NML Crossing

NML Crossing, Episode 036 – Azrael: Agent of the Bat #48 (1999)

NML Crossing, Episode Thirty-Six

Azrael: Agent of the Bat #48 (January, 1999)
“Scratching the Surface”
Writer – Denny O’Neil
Pencils – Roger Robinson
Inks – James Pascoe
Colors – Demetrius Bassoukos & Prismacolor
Letters – Ken Bruzenak
Edits – Berrios & Carlin
Cover Price: $2.25

More Azrael!  More Nick Scratch!  You’re Welcome… and I’m Sorry!

This time out, our man JPV has some answering to do for pulling a boner on his mission to protect the life of Gotham’s only friend, Senator Esty Halivan!  Not only that, he’s now on the hook for the murder!  What IS an Angel of Vengeance to do?  Listen in and find out!

Plus: A wonderful dive into the NMaiLbag!

NML Crossing on Youtube




2 thoughts on “NML Crossing, Episode 036 – Azrael: Agent of the Bat #48 (1999)

  • A few thoughts on the NMaiLbag:

    I’m right there with Chris Bailey on two things:

    1) the comics as addiction path. I, too, started only buying the things I was interested in before being sucked (suckered?) into buying crossovers, then settling into only buying things I’m interested in. Now, I largely only use digital subscriptions and buy trades, but I normally buy used trades since I don’t have much expendable income (paying almost a house down payement for art for my comics over the last 8 years and now trying to buy our first house doesn’t leave a lot of extra income).

    2) Slabs and variants as being something we’re not interested in and something that’s separate from the type of comic collecting we do. We buy to read comics, not have cool wall art and a future commodity!

    One thing I disagree with Chris on:

    1) I wouldn’t call the Krakoa X books unreadable. A mixed bag, for sure (continuity contradictions – but that’s not only an X book issue – and bloated, true) but I thought it was the most exciting X books and Marvel has been in awhile. It’s one of the few lines I read individual issues for consistently instead of waiting for the trade. There are a few other titles I do that for but not families of titles. There’s also a cool blog House to Astonish that does annoations for each book, and they do a good job evaluating both the good and the bad, avoiding the too-broad classification of the whole era as unreadable/unfun; they have a podcast too, but I haven’t listened to it.

    I really liked HoX/PoX, the first run of Marauders, SWORD, Sabretooth and the Exiles, Legion/Way of X, Hellions, X-Men: Red, Immortal X-men, and Wolverine. I generally liked X-Factor, X-Men, X-Force (although that title definitely stretched decompression and not resolving storylines too much), New Mutants (but I thought the end of Ayala’s run was very good), and Cable. I didn’t like the X-Corp (while the base idea could be interesting, it wasn’t executed well), Excalibur/Knights of X (which did get better at the end of its run, but Otherworld isn’t my favorite), the second Marauders, and Dark Web. And there were a few more minis that didn’t generate much emotional reaction from me either way. I think that’s a pretty good hit ratio for a line of books, especially such a big line of books. I think Fall of X is doing some similar stuff: strong promise but inconsistent execution.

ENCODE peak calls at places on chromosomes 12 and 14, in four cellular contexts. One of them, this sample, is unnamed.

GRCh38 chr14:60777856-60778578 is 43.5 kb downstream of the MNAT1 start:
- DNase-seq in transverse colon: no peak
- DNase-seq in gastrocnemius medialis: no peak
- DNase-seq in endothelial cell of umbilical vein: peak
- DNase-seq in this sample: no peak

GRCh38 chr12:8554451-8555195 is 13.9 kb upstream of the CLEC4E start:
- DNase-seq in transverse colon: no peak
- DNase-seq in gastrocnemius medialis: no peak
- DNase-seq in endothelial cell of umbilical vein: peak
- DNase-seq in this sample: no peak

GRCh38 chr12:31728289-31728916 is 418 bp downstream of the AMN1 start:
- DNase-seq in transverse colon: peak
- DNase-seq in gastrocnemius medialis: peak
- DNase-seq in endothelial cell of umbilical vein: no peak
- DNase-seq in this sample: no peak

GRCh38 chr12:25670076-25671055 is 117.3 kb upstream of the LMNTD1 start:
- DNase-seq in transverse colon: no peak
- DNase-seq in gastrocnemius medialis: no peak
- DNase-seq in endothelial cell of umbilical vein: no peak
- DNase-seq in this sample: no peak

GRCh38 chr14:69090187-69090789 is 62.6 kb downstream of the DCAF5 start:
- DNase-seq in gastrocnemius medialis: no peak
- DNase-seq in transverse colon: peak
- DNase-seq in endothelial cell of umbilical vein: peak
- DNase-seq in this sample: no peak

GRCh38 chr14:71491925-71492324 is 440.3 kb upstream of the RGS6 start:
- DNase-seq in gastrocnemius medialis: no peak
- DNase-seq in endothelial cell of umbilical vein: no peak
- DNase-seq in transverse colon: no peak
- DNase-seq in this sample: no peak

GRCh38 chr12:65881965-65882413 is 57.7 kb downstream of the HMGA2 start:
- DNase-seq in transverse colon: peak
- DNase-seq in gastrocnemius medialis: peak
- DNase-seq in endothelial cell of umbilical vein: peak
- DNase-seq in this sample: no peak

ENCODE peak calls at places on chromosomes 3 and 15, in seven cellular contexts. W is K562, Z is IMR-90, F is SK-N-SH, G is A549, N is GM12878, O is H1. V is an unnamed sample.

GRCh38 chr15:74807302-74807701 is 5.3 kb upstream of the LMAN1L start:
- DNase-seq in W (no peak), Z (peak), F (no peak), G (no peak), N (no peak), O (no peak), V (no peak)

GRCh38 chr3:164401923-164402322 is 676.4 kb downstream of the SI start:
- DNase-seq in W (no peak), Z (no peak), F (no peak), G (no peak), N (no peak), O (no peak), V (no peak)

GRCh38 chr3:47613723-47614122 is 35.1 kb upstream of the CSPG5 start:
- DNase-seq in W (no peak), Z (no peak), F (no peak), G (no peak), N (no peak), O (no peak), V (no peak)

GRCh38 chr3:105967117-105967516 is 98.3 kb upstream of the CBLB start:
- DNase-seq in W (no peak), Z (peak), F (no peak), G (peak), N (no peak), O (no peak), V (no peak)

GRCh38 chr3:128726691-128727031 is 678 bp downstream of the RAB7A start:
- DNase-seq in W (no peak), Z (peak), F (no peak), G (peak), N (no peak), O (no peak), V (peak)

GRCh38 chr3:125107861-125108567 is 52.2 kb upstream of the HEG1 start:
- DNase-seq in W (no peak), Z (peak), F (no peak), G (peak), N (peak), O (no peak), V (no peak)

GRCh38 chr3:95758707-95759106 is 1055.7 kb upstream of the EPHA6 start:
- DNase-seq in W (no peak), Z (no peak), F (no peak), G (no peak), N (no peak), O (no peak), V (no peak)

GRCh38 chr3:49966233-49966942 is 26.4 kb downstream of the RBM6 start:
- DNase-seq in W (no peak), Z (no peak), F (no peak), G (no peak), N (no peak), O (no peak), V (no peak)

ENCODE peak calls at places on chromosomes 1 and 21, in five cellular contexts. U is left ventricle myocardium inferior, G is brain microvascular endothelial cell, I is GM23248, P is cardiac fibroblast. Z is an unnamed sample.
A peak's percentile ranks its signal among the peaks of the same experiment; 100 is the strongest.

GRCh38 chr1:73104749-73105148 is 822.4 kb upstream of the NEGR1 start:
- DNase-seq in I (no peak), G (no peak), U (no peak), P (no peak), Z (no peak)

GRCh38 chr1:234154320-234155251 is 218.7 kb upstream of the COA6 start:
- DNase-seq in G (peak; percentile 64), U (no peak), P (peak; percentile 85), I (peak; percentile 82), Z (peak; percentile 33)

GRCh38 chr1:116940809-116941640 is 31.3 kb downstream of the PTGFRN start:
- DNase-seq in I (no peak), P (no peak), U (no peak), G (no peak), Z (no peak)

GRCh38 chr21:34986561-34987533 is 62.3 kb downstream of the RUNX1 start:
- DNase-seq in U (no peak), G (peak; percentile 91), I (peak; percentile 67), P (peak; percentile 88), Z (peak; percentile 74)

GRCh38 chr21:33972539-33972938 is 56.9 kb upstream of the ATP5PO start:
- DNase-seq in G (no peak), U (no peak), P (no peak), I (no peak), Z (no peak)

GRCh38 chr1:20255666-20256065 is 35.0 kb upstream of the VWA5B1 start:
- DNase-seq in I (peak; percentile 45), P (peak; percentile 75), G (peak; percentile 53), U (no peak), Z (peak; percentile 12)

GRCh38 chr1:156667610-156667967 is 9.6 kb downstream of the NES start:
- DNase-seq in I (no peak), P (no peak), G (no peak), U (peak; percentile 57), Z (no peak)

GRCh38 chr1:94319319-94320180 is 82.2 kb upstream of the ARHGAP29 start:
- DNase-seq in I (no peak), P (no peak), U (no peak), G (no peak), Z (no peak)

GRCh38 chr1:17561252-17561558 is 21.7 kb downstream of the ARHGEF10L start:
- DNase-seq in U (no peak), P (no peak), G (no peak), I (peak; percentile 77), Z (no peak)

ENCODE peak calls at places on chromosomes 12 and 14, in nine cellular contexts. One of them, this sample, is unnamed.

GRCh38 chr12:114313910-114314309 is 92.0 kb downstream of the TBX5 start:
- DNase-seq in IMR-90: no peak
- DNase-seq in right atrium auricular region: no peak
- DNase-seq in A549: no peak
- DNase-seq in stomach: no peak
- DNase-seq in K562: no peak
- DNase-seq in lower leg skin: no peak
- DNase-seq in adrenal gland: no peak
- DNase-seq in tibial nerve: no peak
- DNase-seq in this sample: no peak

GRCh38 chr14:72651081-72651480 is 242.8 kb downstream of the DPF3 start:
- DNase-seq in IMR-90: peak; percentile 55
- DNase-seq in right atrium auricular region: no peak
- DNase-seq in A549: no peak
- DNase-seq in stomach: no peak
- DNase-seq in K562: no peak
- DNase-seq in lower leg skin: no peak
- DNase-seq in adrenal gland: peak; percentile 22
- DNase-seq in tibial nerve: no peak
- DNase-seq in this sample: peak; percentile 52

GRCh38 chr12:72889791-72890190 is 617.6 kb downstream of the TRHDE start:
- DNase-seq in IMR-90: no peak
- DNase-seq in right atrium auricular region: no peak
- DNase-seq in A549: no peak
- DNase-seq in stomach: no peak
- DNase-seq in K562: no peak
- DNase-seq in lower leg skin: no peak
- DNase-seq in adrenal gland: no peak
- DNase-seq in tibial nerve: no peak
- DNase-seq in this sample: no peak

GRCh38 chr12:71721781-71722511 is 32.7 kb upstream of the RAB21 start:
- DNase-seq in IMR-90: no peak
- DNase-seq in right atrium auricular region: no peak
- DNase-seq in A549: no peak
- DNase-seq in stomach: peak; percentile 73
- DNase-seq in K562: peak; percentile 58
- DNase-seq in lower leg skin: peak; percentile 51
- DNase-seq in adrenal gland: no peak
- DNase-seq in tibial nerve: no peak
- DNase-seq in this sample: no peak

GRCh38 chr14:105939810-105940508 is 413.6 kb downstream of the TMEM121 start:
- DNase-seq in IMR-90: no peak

A followup to my GL/GA point from yesterday’s post/podcast:

    The first time I read it in high school I didn’t really like it, aside from the Neal Adams art. I had heard/read it talked up a bunch for its historical impact, but I hadn’t had much Silver Age/early Bronze Age experience and I went in to reading it with a mainly (at the time) modern-day perspective and some perhaps outsized expectations. I then read it about a couple years ago (15ish years after I read it the first time) with more of a historical perspective and with more historical comics experience and appreciation, and I quite enjoyed my second reading of it. I wouldn’t have said it was great, but I would’ve said it was better than an average superhero comic.

    I appreciate your explanation of why you decided not to bundle some issues or story arcs into one episode. I understand it, both for your personal motivation and for how it could lead to more discussion with your listeners (plus, it helps avoid the thorny issue of you deciding to do only one episode for a multiple issue story arc someone else loved). I think it’s more just the approach I would’ve used, but I only have appeared on podcasts instead of run my own, so my viewpoint is more how it would fit into my motivation and free time bandwidth.

  • Chris U

    So Batman was too busy to go to DC and protect Gotham’s only friend in Congress, but as soon as this Congressman gets killed Bruce can just drop everything and runs to DC to lambast Azrael for his failure. Seems like Batman shouldn’t have farmed out this important mission to someone else.
    I may have read this in the long ago but I don’t remember any of it. And I’m pretty sure that after the coverage of this storyline ends here in NML Crossing I’m going to push everything about it out of my mind again.

    I’m happy that you give yourself these projects. Honestly your projects have been my favorite parts of your blog / podcast. Action Comics Daily got me reading CIOIE every day and anxiously anticipating the next day’s post after finishing the current day’s post. X-Men Vignettes is something that I just went back and re-read at the end of 2023 because I was missing your content. So I am extatic to go on this journey of NML Crossing with you every monday thru friday. (Then on weekends I go back and read comments left on CIOIE.) I even undertook my own project of reading the old CIOIE blog posts in order from the beginning several years ago. Still haven’t finished yet. (Lost my place when my old tablet died.)


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